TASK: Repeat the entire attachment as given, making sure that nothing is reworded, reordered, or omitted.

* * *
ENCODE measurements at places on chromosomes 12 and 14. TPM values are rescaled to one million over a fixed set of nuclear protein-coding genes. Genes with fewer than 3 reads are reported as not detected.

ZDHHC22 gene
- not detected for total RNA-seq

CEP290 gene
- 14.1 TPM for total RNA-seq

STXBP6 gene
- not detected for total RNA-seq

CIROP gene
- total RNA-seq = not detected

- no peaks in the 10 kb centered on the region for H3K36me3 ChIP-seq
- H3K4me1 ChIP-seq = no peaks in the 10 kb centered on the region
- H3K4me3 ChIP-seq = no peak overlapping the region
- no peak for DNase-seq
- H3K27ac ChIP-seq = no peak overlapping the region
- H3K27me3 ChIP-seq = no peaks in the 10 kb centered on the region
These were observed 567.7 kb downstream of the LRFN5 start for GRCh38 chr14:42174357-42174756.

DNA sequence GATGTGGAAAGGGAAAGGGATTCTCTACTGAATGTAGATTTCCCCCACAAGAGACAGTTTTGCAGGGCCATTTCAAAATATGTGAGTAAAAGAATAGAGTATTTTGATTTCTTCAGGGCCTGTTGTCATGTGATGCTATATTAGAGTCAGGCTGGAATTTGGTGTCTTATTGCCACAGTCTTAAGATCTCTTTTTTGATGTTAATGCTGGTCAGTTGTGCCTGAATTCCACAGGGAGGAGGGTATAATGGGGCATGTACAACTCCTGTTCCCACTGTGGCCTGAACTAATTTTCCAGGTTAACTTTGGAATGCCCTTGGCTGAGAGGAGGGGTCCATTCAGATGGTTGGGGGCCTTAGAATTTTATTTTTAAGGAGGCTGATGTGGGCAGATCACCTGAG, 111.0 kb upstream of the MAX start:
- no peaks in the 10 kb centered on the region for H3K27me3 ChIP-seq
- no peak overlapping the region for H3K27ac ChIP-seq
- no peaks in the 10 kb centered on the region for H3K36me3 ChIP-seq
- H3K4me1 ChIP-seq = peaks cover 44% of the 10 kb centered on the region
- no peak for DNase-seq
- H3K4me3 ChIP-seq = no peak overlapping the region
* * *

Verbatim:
ENCODE measurements at places on chromosomes 12 and 14. TPM values are rescaled to one million over a fixed set of nuclear protein-coding genes. Genes with fewer than 3 reads are reported as not detected.

ZDHHC22 gene
- not detected for total RNA-seq

CEP290 gene
- 14.1 TPM for total RNA-seq

STXBP6 gene
- not detected for total RNA-seq

CIROP gene
- total RNA-seq = not detected

- no peaks in the 10 kb centered on the region for H3K36me3 ChIP-seq
- H3K4me1 ChIP-seq = no peaks in the 10 kb centered on the region
- H3K4me3 ChIP-seq = no peak overlapping the region
- no peak for DNase-seq
- H3K27ac ChIP-seq = no peak overlapping the region
- H3K27me3 ChIP-seq = no peaks in the 10 kb centered on the region
These were observed 567.7 kb downstream of the LRFN5 start for GRCh38 chr14:42174357-42174756.

DNA sequence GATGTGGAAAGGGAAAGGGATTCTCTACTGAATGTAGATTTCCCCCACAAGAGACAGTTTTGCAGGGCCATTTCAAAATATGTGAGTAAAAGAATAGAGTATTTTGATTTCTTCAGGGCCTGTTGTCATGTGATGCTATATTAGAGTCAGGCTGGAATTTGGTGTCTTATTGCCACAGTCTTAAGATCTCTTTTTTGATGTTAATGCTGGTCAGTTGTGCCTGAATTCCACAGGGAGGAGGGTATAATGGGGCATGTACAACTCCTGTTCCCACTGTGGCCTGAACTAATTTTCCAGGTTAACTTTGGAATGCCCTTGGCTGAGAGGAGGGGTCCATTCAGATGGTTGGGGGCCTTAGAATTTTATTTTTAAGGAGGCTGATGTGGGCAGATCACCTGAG, 111.0 kb upstream of the MAX start:
- no peaks in the 10 kb centered on the region for H3K27me3 ChIP-seq
- no peak overlapping the region for H3K27ac ChIP-seq
- no peaks in the 10 kb centered on the region for H3K36me3 ChIP-seq
- H3K4me1 ChIP-seq = peaks cover 44% of the 10 kb centered on the region
- no peak for DNase-seq
- H3K4me3 ChIP-seq = no peak overlapping the region